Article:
Expanded dining hall menus this fall have offered a greater variety of food options, but resulted in more waste, dining hall staff and students said.

Two months after Yale Dining Services extended the Yale Sustainable Food Project’s organic foods to all residential college dining halls, meal choices have become healthier, more creative and more vegetarian-friendly, students and staff said. But some students and residential college chefs said the wider array of options has produced a new set of problems.

Sabrina Selfridge, the head chef for Branford and Saybrook colleges, said the dining hall staff was surprised to see the menu double in size this fall, after the organic meal options were introduced.

“Instead of adjusting the menu to incorporate these new foods, they just added them in and now there is too much variety,” she said.

Jonathan Edwards College head chef Mary Ann Sasso said she feels the new menu size is overwhelming.

“The food is considerably better than it was ten years ago, but way too much waste has been accumulating from uneaten foods,” Sasso said.

She said dining services is currently working on cutting down the menu to make it more cost-efficient and less wasteful.

Executive Chef for Residential and Retail Operations Thomas Peterlik, who heads a committee that determines which recipes to include on the menu, said Dining Services recycles the menu every six weeks as seasonal foods allow, but eliminates foods that do not meet with student approval.

“We’re currently waiting on more feedback about the Yale Sustainable Food Project before we expand it [further],” he said.

Dining Support Services Director Charles Bennett said dining halls this fall are providing healthier options and a greater number of international recipes than in the past, as a result of diner preference.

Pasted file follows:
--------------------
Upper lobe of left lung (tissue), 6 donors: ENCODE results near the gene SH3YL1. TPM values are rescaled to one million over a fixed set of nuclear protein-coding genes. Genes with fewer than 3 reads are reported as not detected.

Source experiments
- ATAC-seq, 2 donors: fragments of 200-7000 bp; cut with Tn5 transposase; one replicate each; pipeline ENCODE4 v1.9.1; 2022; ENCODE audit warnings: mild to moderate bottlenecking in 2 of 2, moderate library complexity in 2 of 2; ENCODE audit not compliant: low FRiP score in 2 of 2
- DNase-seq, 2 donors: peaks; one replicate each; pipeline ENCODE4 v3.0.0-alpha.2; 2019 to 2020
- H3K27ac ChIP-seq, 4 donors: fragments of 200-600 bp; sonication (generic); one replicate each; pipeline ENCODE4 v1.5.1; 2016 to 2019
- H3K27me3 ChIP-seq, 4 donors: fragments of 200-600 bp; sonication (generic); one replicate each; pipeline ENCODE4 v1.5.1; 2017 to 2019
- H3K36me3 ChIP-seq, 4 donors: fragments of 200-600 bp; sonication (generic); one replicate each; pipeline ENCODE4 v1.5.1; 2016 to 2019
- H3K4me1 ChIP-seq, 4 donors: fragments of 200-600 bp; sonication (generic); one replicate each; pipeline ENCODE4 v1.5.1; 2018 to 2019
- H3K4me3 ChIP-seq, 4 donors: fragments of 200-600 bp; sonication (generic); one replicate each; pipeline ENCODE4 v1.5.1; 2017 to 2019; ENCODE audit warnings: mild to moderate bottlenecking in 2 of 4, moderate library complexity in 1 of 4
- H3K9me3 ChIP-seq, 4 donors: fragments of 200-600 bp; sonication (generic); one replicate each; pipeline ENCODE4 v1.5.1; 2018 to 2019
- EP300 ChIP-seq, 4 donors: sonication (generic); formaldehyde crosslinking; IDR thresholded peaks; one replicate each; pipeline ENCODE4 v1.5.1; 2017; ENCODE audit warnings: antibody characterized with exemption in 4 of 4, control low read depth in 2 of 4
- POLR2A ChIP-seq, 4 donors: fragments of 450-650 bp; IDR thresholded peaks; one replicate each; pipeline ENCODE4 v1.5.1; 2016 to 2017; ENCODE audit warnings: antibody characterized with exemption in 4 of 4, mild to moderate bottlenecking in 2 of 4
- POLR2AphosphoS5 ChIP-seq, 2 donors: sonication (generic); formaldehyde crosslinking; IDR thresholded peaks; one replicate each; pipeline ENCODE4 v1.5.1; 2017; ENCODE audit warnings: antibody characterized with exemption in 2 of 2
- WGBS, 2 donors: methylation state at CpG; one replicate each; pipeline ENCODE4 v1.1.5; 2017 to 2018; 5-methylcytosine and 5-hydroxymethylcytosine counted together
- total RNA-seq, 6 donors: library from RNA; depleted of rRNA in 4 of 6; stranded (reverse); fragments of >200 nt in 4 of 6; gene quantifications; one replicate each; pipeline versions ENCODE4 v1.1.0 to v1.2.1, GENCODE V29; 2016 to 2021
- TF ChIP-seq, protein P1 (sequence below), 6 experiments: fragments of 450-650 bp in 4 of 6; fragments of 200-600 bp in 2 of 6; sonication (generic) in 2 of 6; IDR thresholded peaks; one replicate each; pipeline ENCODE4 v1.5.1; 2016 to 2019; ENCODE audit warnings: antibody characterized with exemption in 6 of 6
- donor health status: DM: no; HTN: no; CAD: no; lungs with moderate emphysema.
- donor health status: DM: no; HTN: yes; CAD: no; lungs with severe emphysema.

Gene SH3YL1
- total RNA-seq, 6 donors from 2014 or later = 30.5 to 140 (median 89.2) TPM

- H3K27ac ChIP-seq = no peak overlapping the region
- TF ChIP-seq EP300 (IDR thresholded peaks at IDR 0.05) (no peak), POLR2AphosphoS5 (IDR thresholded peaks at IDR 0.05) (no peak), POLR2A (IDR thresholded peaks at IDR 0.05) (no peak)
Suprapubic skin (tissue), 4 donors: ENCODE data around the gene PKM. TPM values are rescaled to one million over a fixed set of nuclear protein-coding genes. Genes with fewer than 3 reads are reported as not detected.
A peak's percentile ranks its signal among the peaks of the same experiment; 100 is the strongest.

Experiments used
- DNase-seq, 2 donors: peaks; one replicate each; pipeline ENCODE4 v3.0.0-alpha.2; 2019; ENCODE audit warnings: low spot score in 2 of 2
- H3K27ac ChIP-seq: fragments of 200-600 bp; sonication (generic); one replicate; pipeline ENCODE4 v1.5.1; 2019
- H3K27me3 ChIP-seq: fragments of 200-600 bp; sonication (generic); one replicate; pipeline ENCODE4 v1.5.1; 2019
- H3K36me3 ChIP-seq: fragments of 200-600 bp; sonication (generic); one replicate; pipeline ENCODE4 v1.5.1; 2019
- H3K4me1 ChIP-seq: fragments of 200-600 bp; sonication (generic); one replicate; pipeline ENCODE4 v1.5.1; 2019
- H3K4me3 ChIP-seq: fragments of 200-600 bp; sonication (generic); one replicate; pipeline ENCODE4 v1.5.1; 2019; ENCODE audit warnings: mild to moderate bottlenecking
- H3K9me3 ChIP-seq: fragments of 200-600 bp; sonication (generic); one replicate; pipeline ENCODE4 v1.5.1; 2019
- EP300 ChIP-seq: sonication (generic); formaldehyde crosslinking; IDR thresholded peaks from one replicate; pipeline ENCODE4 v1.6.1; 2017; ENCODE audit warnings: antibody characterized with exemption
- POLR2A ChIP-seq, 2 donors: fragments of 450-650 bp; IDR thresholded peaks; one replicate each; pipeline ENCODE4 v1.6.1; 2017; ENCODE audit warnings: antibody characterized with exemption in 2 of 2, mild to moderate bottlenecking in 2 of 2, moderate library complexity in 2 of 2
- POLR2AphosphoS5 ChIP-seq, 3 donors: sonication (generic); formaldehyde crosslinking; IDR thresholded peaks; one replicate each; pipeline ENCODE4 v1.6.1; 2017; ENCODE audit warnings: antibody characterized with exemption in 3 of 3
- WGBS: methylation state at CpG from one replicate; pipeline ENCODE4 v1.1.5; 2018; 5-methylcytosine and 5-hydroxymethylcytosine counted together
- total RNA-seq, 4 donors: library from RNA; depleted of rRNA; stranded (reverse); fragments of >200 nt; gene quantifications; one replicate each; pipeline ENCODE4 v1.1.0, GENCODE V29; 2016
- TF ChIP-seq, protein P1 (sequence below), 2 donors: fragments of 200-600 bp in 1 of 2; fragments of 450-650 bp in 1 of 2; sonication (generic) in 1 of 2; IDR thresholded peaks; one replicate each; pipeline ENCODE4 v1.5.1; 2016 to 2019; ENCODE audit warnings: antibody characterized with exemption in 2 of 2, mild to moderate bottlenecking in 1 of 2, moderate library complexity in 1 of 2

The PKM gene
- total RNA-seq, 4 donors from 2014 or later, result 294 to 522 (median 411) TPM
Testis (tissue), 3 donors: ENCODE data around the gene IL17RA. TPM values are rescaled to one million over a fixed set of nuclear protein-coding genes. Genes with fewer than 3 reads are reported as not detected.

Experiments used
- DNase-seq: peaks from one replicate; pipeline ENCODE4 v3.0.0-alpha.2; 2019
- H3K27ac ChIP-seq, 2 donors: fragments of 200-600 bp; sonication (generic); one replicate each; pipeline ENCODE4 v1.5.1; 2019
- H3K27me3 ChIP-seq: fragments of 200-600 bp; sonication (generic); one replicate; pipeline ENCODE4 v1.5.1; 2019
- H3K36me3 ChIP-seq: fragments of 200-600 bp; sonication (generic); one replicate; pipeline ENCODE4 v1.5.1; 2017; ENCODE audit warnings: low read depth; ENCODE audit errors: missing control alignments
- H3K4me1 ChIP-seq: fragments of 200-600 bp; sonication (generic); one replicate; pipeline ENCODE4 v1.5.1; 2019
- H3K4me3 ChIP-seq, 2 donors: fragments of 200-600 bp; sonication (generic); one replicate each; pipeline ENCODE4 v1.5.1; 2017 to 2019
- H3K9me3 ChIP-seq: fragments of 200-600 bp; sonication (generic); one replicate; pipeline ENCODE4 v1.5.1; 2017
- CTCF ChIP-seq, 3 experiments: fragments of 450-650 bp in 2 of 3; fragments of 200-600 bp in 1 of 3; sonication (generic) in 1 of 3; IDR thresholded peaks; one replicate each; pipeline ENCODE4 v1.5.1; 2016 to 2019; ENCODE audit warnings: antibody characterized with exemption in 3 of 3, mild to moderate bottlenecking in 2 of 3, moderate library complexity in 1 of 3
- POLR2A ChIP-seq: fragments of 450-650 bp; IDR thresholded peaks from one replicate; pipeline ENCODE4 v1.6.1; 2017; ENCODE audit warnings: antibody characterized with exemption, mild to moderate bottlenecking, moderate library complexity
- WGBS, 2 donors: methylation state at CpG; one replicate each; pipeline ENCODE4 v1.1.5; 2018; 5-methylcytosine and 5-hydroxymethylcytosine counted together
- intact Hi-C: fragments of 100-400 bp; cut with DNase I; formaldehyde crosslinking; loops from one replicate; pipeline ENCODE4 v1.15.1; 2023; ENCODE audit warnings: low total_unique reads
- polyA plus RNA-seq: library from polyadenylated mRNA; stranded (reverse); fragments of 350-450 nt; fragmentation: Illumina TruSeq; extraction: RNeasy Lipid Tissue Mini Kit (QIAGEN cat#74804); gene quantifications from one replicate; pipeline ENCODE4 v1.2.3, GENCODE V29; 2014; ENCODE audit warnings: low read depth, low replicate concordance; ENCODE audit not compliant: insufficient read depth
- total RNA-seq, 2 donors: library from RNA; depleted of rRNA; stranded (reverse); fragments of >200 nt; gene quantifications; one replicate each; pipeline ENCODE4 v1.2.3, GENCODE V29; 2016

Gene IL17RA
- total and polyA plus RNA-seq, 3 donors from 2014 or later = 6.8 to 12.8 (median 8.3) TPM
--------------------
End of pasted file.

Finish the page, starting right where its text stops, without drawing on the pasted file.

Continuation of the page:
“We have gained an expanded knowledge of international foods because students are more diverse in terms of nationality and food taste,” he said.

Bennett said that there has been a recent influx of Thai and Indian foods that dining services never offered before.

“I think it’s great that we try to feature foods from different students’ homelands even though our versions may not be quite as good,” Bennett said.

Timothy Dwight Dining Hall Assistant Manager Ray Toro, who used to work for Wesleyan University Dining Services, said he was impressed by Yale’s food selection when he first joined the staff. Toro said Yale selects its food from 42 purveyors, which is almost triple the number of purveyors that Wesleyan uses.

“It’s clear that we have much greater food diversity than other colleges,” he said.

Selfridge said she feels changes in menu diversity are due to a number of factors but depend heavily on student feedback.

While some students said dining hall food has noticeably improved this semester, others said the changes have not created enough new options for students who are not vegetarian.

Jeremy Davis ’06 said he thinks the quality of food has gone up and choices have become healthier.

“More sophisticated options such as special seasonings are being offered, rather than just conventional college food,” he said.

But Christopher Wells ’06 said he feels the new menus do not offer enough healthy alternatives for students who prefer meat.

“Too often, I find myself resorting to burgers and french fries because that is what’s available,” he said.

Peterlik said Dining Services plans to expand the dining menu with vegan and vegetarian alternatives and more healthy options.